“Some patients are just not as psychologically minded, and maybe have some difficulty with [turning] the emotions they’re experiencing into words,” Karp says. “So they might feel crappy, but it’s easier to say that their back hurts, they feel tired and worn out and that they’re grumpy.”
These various factors, physicians say, make an already difficult-to-diagnose condition harder for both patients and doctors to identify. And they’re likely common among patients, as indicated by a noted World Health Organization survey conducted in the early 1990s. Researchers analyzed data from more than 25,000 people living in 14 countries who had recently visited their primary care physicians, and found that 69 percent of those who met the diagnostic criteria for depression only told their doctors about their physical symptoms. And 11 percent denied experiencing psychological symptoms when the doctor asked about them.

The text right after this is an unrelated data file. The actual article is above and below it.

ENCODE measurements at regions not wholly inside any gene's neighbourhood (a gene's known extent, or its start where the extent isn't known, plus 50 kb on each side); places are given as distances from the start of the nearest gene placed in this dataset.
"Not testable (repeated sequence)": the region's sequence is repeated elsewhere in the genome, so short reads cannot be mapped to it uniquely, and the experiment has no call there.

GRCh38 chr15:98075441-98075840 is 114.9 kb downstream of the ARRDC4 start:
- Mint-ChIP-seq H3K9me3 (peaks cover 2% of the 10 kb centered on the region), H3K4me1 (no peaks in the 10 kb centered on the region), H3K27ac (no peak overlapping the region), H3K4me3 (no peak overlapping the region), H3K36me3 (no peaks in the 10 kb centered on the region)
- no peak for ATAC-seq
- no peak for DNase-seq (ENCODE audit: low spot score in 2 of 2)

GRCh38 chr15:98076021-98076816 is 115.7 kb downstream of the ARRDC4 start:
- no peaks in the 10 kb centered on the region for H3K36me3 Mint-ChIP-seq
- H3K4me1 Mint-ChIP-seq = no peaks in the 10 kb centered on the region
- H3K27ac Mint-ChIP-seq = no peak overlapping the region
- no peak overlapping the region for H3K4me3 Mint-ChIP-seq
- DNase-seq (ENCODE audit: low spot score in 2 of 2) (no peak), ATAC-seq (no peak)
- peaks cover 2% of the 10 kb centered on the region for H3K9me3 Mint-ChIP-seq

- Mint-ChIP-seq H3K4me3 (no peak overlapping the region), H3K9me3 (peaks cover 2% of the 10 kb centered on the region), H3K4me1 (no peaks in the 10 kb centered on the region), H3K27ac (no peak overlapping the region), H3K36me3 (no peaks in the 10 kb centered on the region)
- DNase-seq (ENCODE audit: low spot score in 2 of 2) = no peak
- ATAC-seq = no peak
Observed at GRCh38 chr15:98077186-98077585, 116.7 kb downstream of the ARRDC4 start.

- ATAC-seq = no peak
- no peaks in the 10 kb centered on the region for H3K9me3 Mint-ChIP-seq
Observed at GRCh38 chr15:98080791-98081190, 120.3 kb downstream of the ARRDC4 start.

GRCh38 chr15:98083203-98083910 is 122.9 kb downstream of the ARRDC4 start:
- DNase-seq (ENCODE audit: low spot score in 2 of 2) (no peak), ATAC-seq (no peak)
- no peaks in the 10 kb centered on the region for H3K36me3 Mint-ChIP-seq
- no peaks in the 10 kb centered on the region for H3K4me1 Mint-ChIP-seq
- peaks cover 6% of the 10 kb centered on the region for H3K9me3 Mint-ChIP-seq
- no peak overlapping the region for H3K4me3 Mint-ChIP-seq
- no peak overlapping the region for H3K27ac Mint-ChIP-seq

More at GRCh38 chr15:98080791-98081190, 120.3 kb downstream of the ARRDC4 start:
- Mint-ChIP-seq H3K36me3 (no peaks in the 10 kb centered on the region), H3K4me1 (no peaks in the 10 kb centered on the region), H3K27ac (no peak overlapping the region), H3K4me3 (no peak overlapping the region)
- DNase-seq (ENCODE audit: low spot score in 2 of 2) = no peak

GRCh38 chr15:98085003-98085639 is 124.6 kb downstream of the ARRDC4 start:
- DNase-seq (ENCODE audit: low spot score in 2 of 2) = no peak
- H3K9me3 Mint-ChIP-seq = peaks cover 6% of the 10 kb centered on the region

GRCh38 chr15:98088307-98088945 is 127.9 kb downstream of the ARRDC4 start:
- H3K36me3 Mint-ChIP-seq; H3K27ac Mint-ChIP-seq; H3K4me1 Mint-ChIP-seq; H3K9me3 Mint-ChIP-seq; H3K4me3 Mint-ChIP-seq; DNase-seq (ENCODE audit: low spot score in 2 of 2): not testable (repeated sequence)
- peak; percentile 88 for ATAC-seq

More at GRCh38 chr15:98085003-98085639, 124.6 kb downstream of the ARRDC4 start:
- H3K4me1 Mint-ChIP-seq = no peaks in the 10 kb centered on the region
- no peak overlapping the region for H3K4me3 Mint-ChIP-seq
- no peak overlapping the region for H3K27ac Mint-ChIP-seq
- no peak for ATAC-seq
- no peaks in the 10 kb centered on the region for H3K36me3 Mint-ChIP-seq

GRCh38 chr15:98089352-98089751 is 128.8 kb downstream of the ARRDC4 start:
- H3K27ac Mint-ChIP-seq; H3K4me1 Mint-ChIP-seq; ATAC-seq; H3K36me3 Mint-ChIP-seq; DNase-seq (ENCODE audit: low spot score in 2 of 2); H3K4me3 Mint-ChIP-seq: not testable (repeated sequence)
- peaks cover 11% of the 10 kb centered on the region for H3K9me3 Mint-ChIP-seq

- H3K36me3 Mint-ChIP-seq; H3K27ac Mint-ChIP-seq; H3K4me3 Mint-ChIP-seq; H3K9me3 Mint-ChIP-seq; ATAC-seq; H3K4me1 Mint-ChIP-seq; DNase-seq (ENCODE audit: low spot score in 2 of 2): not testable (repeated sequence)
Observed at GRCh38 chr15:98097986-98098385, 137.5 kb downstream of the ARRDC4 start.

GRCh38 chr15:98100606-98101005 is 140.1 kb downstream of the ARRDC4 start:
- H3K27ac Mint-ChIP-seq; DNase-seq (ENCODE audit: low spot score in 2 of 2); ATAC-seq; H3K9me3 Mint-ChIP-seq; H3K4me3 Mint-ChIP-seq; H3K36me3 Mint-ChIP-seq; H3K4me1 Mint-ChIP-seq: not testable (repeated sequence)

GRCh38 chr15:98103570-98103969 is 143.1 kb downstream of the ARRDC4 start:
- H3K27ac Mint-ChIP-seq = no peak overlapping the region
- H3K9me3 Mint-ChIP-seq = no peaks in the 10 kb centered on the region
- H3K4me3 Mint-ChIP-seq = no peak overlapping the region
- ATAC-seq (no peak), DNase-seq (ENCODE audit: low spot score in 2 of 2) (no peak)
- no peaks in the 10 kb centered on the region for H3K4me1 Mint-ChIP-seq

Recognizing – and Treating – Depression
So does a recurring headache coupled with a feeling of malaise mean you’re clinically depressed? Doctors say it isn’t always so clear-cut. Depression is a complex disease, and it presents in different ways and combinations. There’s no “normal” way that a patient experiences it, nor will it look the same in everyone else.
Therefore, primary care physicians should keep an eye out for whether patients have problems such as pain, irritable bowel syndrome and poor sleep habits – and then screen them for emotional symptoms just to be safe.
Perhaps most important, is educating patients about depression – in all of its physical and emotional forms. “Simply having people who don’t feel good in some unclear and generic way to think’’, supposed by experts.
Thus the study confirms that a supporting program must be required in this field to assist facilitators in order to get them familiar with mental health issues specifically depression cases. In expert’s opinion – a program must comprise a range of learning techniques to enhance their mental health knowledge and may offer an effective solution to overcome related challenges.